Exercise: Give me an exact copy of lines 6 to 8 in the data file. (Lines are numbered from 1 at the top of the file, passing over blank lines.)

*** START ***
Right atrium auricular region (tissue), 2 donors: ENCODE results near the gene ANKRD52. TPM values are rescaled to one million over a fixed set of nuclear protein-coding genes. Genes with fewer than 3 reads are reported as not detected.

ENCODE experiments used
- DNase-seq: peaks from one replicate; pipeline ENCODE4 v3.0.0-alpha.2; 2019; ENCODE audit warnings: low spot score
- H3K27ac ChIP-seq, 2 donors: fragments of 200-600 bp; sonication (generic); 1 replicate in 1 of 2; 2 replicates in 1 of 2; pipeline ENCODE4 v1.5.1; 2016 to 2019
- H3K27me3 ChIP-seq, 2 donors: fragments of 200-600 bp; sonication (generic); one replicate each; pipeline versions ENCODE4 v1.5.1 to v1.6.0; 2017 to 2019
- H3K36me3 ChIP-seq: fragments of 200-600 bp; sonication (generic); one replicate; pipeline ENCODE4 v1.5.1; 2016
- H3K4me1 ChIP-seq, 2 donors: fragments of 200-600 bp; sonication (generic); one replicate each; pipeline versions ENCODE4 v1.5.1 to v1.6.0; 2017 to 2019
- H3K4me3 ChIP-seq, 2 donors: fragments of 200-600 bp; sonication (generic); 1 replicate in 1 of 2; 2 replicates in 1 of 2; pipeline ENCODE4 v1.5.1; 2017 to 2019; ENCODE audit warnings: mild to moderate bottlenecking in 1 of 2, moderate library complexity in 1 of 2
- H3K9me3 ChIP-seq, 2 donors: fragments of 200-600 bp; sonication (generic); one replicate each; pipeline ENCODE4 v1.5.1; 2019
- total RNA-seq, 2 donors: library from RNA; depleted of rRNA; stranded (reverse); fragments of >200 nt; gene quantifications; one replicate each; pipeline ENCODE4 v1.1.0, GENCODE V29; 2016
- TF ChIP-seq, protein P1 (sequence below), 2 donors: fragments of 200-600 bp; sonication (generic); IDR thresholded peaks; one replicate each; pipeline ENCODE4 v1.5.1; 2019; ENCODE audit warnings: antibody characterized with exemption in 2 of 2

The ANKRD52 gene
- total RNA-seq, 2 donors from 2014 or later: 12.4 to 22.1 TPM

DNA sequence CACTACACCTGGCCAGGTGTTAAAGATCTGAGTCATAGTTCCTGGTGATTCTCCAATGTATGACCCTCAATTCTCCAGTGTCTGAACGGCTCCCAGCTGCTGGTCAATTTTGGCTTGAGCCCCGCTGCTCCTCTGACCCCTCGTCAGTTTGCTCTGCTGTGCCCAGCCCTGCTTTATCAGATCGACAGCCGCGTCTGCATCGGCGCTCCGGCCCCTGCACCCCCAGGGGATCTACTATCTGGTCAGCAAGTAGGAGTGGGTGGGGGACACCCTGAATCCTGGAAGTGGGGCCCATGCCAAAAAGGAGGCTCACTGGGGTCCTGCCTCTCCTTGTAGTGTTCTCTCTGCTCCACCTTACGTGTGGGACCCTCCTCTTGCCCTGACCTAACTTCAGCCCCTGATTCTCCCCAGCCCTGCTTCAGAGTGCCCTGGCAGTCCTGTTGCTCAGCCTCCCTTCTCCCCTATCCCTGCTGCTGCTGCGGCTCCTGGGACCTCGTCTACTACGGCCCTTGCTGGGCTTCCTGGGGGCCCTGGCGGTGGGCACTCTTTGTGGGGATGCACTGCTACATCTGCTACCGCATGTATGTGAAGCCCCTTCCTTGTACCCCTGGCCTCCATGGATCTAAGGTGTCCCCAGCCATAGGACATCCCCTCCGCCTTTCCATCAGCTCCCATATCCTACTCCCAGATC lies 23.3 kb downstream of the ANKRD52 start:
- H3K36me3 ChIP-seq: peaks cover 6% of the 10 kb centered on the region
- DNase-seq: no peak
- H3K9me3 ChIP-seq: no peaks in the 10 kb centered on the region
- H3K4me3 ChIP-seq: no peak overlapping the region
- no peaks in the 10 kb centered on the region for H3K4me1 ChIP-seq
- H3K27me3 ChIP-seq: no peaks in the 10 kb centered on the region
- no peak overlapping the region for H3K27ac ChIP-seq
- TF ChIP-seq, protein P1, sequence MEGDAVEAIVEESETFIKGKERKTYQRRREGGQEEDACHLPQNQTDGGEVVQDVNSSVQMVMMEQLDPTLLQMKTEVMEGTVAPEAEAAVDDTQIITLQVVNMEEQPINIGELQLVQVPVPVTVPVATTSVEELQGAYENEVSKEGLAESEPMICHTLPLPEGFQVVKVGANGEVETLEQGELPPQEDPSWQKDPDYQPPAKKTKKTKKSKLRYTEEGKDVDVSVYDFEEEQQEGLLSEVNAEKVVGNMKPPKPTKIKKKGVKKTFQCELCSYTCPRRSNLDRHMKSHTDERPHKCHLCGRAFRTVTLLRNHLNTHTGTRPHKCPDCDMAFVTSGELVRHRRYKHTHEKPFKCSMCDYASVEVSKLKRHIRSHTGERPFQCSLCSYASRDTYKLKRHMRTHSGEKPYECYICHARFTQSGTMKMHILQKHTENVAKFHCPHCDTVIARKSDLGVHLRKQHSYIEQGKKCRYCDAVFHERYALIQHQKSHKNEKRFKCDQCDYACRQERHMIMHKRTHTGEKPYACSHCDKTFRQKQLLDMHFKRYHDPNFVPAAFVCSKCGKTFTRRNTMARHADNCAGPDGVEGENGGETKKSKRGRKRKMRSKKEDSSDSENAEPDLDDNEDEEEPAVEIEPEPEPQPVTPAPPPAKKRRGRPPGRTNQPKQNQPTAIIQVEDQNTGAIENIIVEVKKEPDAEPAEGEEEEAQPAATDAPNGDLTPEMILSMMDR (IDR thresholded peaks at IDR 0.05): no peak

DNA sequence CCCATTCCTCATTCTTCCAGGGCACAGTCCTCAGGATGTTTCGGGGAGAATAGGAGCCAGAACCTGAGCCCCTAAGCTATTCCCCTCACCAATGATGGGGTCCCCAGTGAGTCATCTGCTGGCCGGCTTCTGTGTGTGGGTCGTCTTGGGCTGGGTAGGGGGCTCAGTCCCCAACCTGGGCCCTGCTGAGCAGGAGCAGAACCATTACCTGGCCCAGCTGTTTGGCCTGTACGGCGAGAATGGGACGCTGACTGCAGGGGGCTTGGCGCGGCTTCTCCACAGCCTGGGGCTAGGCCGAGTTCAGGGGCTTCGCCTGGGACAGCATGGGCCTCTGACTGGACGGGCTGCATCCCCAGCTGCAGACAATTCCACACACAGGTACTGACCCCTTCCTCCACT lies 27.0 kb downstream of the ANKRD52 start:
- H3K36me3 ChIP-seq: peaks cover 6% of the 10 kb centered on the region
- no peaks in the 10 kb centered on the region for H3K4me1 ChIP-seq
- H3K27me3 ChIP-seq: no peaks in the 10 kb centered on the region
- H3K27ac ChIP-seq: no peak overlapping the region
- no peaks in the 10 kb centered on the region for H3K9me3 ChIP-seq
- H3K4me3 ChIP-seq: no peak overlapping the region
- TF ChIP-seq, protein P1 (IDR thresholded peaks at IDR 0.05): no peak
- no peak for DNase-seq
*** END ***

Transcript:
- H3K36me3 ChIP-seq: fragments of 200-600 bp; sonication (generic); one replicate; pipeline ENCODE4 v1.5.1; 2016
- H3K4me1 ChIP-seq, 2 donors: fragments of 200-600 bp; sonication (generic); one replicate each; pipeline versions ENCODE4 v1.5.1 to v1.6.0; 2017 to 2019
- H3K4me3 ChIP-seq, 2 donors: fragments of 200-600 bp; sonication (generic); 1 replicate in 1 of 2; 2 replicates in 1 of 2; pipeline ENCODE4 v1.5.1; 2017 to 2019; ENCODE audit warnings: mild to moderate bottlenecking in 1 of 2, moderate library complexity in 1 of 2